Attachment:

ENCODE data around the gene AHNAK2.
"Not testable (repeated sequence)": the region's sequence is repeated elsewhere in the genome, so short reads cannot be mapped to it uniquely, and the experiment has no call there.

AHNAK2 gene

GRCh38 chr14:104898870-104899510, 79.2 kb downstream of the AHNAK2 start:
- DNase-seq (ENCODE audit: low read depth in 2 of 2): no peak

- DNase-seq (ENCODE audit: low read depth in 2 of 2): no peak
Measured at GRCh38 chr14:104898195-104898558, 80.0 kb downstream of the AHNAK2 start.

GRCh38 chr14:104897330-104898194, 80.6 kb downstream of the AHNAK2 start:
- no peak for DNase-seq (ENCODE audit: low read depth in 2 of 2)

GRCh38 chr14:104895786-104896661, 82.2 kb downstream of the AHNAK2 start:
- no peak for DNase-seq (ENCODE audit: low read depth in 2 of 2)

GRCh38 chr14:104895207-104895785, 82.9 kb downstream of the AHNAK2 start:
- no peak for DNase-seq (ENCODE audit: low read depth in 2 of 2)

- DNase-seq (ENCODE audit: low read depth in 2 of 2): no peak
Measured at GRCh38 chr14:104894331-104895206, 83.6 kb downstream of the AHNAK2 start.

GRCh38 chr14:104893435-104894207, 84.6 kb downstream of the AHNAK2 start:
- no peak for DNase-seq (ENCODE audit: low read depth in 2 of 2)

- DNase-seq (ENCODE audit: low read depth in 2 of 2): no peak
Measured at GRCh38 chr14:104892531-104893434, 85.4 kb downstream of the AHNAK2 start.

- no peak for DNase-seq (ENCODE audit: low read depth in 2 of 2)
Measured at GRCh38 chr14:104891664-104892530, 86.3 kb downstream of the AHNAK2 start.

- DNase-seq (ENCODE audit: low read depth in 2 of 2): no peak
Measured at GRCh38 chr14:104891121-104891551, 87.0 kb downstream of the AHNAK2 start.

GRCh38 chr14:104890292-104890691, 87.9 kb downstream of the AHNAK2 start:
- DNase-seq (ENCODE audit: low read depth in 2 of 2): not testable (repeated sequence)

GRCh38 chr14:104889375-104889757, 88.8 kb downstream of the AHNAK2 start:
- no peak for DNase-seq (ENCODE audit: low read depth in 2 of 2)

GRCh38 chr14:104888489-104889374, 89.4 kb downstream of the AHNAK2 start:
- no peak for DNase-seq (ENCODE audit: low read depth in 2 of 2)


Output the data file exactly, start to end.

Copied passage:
ENCODE data around the gene AHNAK2.
"Not testable (repeated sequence)": the region's sequence is repeated elsewhere in the genome, so short reads cannot be mapped to it uniquely, and the experiment has no call there.

AHNAK2 gene

GRCh38 chr14:104898870-104899510, 79.2 kb downstream of the AHNAK2 start:
- DNase-seq (ENCODE audit: low read depth in 2 of 2): no peak

- DNase-seq (ENCODE audit: low read depth in 2 of 2): no peak
Measured at GRCh38 chr14:104898195-104898558, 80.0 kb downstream of the AHNAK2 start.

GRCh38 chr14:104897330-104898194, 80.6 kb downstream of the AHNAK2 start:
- no peak for DNase-seq (ENCODE audit: low read depth in 2 of 2)

GRCh38 chr14:104895786-104896661, 82.2 kb downstream of the AHNAK2 start:
- no peak for DNase-seq (ENCODE audit: low read depth in 2 of 2)

GRCh38 chr14:104895207-104895785, 82.9 kb downstream of the AHNAK2 start:
- no peak for DNase-seq (ENCODE audit: low read depth in 2 of 2)

- DNase-seq (ENCODE audit: low read depth in 2 of 2): no peak
Measured at GRCh38 chr14:104894331-104895206, 83.6 kb downstream of the AHNAK2 start.

GRCh38 chr14:104893435-104894207, 84.6 kb downstream of the AHNAK2 start:
- no peak for DNase-seq (ENCODE audit: low read depth in 2 of 2)

- DNase-seq (ENCODE audit: low read depth in 2 of 2): no peak
Measured at GRCh38 chr14:104892531-104893434, 85.4 kb downstream of the AHNAK2 start.

- no peak for DNase-seq (ENCODE audit: low read depth in 2 of 2)
Measured at GRCh38 chr14:104891664-104892530, 86.3 kb downstream of the AHNAK2 start.

- DNase-seq (ENCODE audit: low read depth in 2 of 2): no peak
Measured at GRCh38 chr14:104891121-104891551, 87.0 kb downstream of the AHNAK2 start.

GRCh38 chr14:104890292-104890691, 87.9 kb downstream of the AHNAK2 start:
- DNase-seq (ENCODE audit: low read depth in 2 of 2): not testable (repeated sequence)

GRCh38 chr14:104889375-104889757, 88.8 kb downstream of the AHNAK2 start:
- no peak for DNase-seq (ENCODE audit: low read depth in 2 of 2)

GRCh38 chr14:104888489-104889374, 89.4 kb downstream of the AHNAK2 start:
- no peak for DNase-seq (ENCODE audit: low read depth in 2 of 2)